A few weeks down the line, Spinks announced his retirement, supremely confident that his financial manager, Butch Lewis, had taken good care of him, supremely confident that all the blows he had given and absorbed over the years would deliver him and his family from all financial worries. After all, Michael had earned in excess of $25 million in the ring. However, when Butch Lewis died suddenly in 2011, Spinks’ golden nugget was gone and Michael had to file suit against the estate of the man who had been with him his entire career and in whom he trusted as much as anyone on the planet. 

This well balanced and researched study pulsates with a strong storyline, and yet it loses a few points in the late rounds for lack of recent interviews with the brothers that would help the reader to understand what Leon and Michael make of the roller-coaster ride of their remarkable careers. But there was one victory that should be emphasized throughout all the hairpin turns of their crazy boxing ride: Michael and Leon have kept their love for one another intact—and that is no small accomplishment.

A professor of philosophy at St. Olaf College, Gordon Marino writes on boxing for the Wall Street Journal. He is on the board and works with boxers at the Circle of Discipline in Minneapolis, as well as at the Basement Gym in Northfield, MN. You can follow him on Twitter at @GordonMarino.

Special thanks to the Wall Street Journal

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Muhammad Ali vs. Leon Spinks I



Muhammad Ali vs Leon Spinks II



Larry Holmes vs Michael Spinks I



Larry Holmes vs Michael Spinks II



Michael Spinks vs Gerry Cooney



Mike Tyson vs Micheal Spinks



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  1. Tony Gloeggler 04:21pm, 10/24/2013

    Picked up this book recently and looking forward to get into it. While I’m not the biggest boxing fan, the story of such different people who happen to be brothers is fascinating.  I also have read John Florio’s noir novel Sugar Pop Moon so I’m expecting the writing to be just as strong

  2. Ted 06:35am, 10/21/2013

    What a very enjoyable read this was. Many memories were resonated.


    I suspect the low point was reached when John “Johny Bombs” Carlo KOd Leon in one round in Johnny’s first pro fight back in 1994.

  3. FrankinDallas 01:00pm, 10/20/2013

    Funny joke by Eddie Murphy on Leon Spinks. I am paraphrasing here…
    “I get mad at people making fun of Leon cause he ain’t very smart. But he’s the HW champ…he ain’t no entomologist!”

  4. Eric 12:36pm, 10/20/2013

    Not only was little brother Michael a better fighter and heavyweight than Leon, but I believe he hit harder even at heavyweight than Leon. Leon was perceived as a banger, but he really was little more than an average puncher at best in the pro ranks. Leon, like Michael was never a “natural” heavyweight and all those knockouts in the amateurs were against light heavyweights and not 220 pounders. Do agree though that Leon reached the top way too soon, and could’ve been a lot better had he been groomed more slowly. But hey, had he not lived the lifestyle he chose, he would have been set for life. He had three heavyweight title fights, two cruiserweight title fights, and a decent payday against Coetzee. The guy had opportunities only some can dream about. He also can claim to being heavyweight champion of the world and how many people can claim that?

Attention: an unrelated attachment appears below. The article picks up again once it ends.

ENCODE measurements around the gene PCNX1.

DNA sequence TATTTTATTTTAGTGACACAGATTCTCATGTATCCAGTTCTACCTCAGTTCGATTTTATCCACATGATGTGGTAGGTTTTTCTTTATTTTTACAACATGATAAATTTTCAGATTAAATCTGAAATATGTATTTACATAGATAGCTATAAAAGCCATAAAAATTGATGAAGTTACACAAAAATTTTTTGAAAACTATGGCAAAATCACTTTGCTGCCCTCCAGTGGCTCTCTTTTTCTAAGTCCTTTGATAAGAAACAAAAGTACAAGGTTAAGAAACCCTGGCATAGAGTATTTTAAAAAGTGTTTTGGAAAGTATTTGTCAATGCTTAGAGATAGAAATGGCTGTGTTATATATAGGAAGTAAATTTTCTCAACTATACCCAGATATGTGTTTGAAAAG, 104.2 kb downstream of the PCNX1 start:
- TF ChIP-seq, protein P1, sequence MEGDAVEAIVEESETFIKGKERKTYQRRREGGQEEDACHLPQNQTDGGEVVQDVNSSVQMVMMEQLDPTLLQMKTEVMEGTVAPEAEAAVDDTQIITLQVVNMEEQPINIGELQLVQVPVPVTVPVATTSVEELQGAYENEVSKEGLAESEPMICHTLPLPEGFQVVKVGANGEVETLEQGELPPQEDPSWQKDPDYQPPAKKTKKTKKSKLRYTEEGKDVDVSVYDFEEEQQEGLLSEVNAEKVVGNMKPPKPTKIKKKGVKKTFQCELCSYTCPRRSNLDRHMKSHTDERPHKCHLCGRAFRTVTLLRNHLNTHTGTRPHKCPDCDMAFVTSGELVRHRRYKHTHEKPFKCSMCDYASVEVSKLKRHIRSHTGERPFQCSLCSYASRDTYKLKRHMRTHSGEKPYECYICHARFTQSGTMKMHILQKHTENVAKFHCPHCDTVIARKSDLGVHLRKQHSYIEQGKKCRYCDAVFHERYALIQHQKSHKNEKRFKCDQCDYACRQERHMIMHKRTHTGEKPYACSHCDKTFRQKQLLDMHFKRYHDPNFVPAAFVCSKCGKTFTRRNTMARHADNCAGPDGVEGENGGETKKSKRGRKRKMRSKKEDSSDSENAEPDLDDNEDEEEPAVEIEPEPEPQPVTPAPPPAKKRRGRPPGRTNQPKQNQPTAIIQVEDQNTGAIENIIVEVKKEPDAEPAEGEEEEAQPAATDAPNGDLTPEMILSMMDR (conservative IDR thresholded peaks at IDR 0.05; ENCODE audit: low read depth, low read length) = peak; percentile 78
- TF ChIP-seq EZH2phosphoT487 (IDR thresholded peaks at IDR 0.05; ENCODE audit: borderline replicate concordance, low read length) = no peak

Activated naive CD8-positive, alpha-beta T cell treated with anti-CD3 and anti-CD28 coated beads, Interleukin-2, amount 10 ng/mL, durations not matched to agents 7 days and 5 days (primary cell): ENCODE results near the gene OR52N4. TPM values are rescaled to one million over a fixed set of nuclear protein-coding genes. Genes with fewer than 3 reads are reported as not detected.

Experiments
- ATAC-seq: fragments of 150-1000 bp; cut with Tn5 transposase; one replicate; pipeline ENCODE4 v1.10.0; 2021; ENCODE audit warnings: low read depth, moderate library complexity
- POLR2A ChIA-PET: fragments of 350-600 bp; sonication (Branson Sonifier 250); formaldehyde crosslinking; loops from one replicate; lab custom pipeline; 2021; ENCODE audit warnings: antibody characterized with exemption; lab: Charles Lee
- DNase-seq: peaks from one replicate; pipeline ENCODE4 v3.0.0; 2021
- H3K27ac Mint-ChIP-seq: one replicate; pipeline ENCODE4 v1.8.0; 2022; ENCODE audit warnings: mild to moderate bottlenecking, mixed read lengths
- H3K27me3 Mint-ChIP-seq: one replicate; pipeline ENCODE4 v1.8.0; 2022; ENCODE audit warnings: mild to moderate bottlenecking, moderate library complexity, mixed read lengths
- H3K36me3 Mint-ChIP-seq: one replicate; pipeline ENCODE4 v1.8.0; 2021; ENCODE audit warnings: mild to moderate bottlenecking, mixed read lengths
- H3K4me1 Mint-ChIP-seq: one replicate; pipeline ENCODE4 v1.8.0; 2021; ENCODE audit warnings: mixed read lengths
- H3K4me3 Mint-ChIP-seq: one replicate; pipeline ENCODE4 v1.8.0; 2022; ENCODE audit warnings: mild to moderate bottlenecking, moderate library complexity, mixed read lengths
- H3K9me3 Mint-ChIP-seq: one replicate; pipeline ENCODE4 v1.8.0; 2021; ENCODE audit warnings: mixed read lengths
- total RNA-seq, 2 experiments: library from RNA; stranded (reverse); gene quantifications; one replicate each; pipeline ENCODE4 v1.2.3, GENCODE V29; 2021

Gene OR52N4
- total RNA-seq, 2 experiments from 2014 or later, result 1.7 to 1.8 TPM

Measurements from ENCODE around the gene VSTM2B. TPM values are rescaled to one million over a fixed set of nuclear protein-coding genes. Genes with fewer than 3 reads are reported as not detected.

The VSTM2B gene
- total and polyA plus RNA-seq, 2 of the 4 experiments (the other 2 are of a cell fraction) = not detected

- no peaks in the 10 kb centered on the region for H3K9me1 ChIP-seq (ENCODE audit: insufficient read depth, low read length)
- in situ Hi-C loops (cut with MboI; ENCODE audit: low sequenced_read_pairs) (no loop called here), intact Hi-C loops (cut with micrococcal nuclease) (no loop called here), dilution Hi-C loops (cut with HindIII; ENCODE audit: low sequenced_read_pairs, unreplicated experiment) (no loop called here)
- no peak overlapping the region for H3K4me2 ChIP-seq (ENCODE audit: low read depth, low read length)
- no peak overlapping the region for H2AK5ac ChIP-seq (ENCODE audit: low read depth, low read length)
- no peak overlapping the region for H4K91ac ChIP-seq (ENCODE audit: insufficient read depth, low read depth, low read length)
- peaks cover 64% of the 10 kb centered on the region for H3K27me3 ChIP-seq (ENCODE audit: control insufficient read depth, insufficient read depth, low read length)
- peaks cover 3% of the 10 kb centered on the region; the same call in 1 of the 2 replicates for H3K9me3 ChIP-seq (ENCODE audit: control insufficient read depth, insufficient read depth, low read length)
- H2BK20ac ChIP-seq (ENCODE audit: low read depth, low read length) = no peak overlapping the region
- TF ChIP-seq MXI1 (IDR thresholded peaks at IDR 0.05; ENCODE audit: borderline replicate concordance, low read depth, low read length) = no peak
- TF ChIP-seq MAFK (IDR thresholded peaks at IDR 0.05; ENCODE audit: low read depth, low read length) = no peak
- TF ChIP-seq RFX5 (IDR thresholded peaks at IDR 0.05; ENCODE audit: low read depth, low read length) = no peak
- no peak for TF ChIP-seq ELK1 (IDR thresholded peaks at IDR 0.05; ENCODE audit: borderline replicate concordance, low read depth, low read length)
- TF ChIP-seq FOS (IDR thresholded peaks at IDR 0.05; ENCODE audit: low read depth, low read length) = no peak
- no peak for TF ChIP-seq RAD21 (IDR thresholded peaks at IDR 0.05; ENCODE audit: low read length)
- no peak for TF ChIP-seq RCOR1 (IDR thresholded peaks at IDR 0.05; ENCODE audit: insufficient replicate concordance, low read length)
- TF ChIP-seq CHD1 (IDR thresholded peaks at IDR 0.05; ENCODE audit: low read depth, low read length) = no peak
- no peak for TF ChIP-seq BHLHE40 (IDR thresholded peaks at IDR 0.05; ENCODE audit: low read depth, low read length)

5. Eric 11:39am, 10/20/2013

    @nicolas, Why would Ali take a beating for 15 rounds if he threw the fight. Reminds me of the Jack Johnson-Jess Willard rumor. Why would Johnson bake outside in a hot Cuban sun for twenty plus rounds before “throwing” a fight. Ali was only 36 but he was an OLD 36 and he really wasn’t that dominating since he regained the title from Foreman. Who did Ali beat in his second go round as champ?  Club fighter Wepner took him 15 rounds. Joe Frazier was even more washed up than Ali for Manila.  Ron Lyle? Decent fighter but Quarry boxed Lyle’s ears off. Coopman and Dunn? Who? Alfredo Evangelista went the distance with this version of Ali. Earnie Shavers, a one dimensional slugger with poor stamina, and limited skills went the distance with Ali. Featherfisted Jimmy Young and Norton beat him everywhere but the official scorecards. People talk about the weak opposition of the Klits, but maybe they should take a look at Ali’s second go round as champion.

  6. nicolas 09:42am, 10/20/2013

    Leon’s victory over Ali, allowed Leon of course to win the heavyweight title, which had he not fought Ali in their first fight might never have happened. But as his future fights would show, it probably destroyed any progress he could make in becoming a better fighter. I always felt that the Ali loss to Spinks was not on the up and up. I felt that Ali wanted to lose that fight, so that he could regain the title from Spinks and retire as a three time champion. I also felt that Ali was fearful of meeting Ken Norton for a fourth time, as it was perhaps the only time that one could feel that after the fight, and before the decisions were announced, Ali appeared depressed and nervous after meeting Ken Norton in the ring.

  7. Clarence George 02:42am, 10/20/2013

    I agree, Eric—Spinks’ “reign” must surely be the nadir of the heavyweight division.

  8. Eric 06:51pm, 10/19/2013

    Neon Leon made a small comeback by beating shopworn fringe contender Alfredo Evangelista and the hard punching much larger Bernardo Mercado. There were more than a few people who thought he might have a shot at Holmes’s title in his ‘81 challenge. Holmes sent Spinks down to the cruiserweights where he would struggle with fighters like Ivy Brown, and Jesse Burnett, before getting soundly beaten by Carlos DeLeon. Leon would have one more shot at the big time against Qawi for the cruiserweight title and Qawi taunted, clowned, and mocked Leon while punching out a one-sided tko victory in 6 rounds. How Leon even beat a 36 year old washed up Ali is a mystery to me, Leon just may have been the worst heavyweight champ of all time, or at least close to the very bottom.

  9. Matt McGrain 03:45pm, 10/19/2013

    This book wasn’t on my shopping list; now it is. Mission accomplished Gordon.